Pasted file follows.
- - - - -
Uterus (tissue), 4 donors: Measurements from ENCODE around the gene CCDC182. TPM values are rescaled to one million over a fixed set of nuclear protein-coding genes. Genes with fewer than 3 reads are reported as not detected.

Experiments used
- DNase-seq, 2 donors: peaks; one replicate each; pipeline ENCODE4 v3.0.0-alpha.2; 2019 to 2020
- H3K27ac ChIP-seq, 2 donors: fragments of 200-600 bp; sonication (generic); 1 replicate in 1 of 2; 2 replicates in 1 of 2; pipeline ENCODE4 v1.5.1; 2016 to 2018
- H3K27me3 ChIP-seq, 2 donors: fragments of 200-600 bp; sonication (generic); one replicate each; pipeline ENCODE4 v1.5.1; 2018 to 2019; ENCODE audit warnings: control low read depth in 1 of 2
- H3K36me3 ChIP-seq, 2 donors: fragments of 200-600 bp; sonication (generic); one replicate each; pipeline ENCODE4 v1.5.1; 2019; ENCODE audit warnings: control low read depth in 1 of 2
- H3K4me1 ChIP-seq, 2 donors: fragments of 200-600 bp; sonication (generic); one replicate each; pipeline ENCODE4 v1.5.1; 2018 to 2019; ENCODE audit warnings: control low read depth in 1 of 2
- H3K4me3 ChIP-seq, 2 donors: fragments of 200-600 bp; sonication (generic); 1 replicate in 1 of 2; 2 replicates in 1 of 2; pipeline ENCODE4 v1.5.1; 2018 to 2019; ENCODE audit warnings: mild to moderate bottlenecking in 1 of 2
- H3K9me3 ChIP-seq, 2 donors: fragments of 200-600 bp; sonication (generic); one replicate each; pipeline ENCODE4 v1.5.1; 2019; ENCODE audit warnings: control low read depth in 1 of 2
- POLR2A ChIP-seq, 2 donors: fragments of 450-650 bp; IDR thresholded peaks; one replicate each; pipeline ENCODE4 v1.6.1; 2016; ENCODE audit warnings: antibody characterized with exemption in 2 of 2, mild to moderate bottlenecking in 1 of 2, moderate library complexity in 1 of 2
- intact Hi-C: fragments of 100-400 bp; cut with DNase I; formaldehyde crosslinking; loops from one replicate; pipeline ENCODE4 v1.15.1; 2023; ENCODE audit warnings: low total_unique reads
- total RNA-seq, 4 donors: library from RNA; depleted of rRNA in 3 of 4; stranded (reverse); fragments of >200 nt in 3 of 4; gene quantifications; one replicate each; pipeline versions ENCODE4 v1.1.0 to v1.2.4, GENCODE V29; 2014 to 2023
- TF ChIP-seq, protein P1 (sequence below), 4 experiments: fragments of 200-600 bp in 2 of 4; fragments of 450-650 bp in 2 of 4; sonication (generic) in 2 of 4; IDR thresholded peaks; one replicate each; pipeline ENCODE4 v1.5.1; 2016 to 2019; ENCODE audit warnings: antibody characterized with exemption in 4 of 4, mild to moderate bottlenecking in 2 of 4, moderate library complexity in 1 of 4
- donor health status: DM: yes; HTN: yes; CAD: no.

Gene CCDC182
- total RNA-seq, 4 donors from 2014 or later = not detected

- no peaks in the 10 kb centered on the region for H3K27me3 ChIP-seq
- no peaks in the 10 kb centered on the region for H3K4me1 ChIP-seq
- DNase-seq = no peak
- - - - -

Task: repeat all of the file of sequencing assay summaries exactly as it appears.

Uterus (tissue), 4 donors: Measurements from ENCODE around the gene CCDC182. TPM values are rescaled to one million over a fixed set of nuclear protein-coding genes. Genes with fewer than 3 reads are reported as not detected.

Experiments used
- DNase-seq, 2 donors: peaks; one replicate each; pipeline ENCODE4 v3.0.0-alpha.2; 2019 to 2020
- H3K27ac ChIP-seq, 2 donors: fragments of 200-600 bp; sonication (generic); 1 replicate in 1 of 2; 2 replicates in 1 of 2; pipeline ENCODE4 v1.5.1; 2016 to 2018
- H3K27me3 ChIP-seq, 2 donors: fragments of 200-600 bp; sonication (generic); one replicate each; pipeline ENCODE4 v1.5.1; 2018 to 2019; ENCODE audit warnings: control low read depth in 1 of 2
- H3K36me3 ChIP-seq, 2 donors: fragments of 200-600 bp; sonication (generic); one replicate each; pipeline ENCODE4 v1.5.1; 2019; ENCODE audit warnings: control low read depth in 1 of 2
- H3K4me1 ChIP-seq, 2 donors: fragments of 200-600 bp; sonication (generic); one replicate each; pipeline ENCODE4 v1.5.1; 2018 to 2019; ENCODE audit warnings: control low read depth in 1 of 2
- H3K4me3 ChIP-seq, 2 donors: fragments of 200-600 bp; sonication (generic); 1 replicate in 1 of 2; 2 replicates in 1 of 2; pipeline ENCODE4 v1.5.1; 2018 to 2019; ENCODE audit warnings: mild to moderate bottlenecking in 1 of 2
- H3K9me3 ChIP-seq, 2 donors: fragments of 200-600 bp; sonication (generic); one replicate each; pipeline ENCODE4 v1.5.1; 2019; ENCODE audit warnings: control low read depth in 1 of 2
- POLR2A ChIP-seq, 2 donors: fragments of 450-650 bp; IDR thresholded peaks; one replicate each; pipeline ENCODE4 v1.6.1; 2016; ENCODE audit warnings: antibody characterized with exemption in 2 of 2, mild to moderate bottlenecking in 1 of 2, moderate library complexity in 1 of 2
- intact Hi-C: fragments of 100-400 bp; cut with DNase I; formaldehyde crosslinking; loops from one replicate; pipeline ENCODE4 v1.15.1; 2023; ENCODE audit warnings: low total_unique reads
- total RNA-seq, 4 donors: library from RNA; depleted of rRNA in 3 of 4; stranded (reverse); fragments of >200 nt in 3 of 4; gene quantifications; one replicate each; pipeline versions ENCODE4 v1.1.0 to v1.2.4, GENCODE V29; 2014 to 2023
- TF ChIP-seq, protein P1 (sequence below), 4 experiments: fragments of 200-600 bp in 2 of 4; fragments of 450-650 bp in 2 of 4; sonication (generic) in 2 of 4; IDR thresholded peaks; one replicate each; pipeline ENCODE4 v1.5.1; 2016 to 2019; ENCODE audit warnings: antibody characterized with exemption in 4 of 4, mild to moderate bottlenecking in 2 of 4, moderate library complexity in 1 of 4
- donor health status: DM: yes; HTN: yes; CAD: no.

Gene CCDC182
- total RNA-seq, 4 donors from 2014 or later = not detected

- no peaks in the 10 kb centered on the region for H3K27me3 ChIP-seq
- no peaks in the 10 kb centered on the region for H3K4me1 ChIP-seq
- DNase-seq = no peak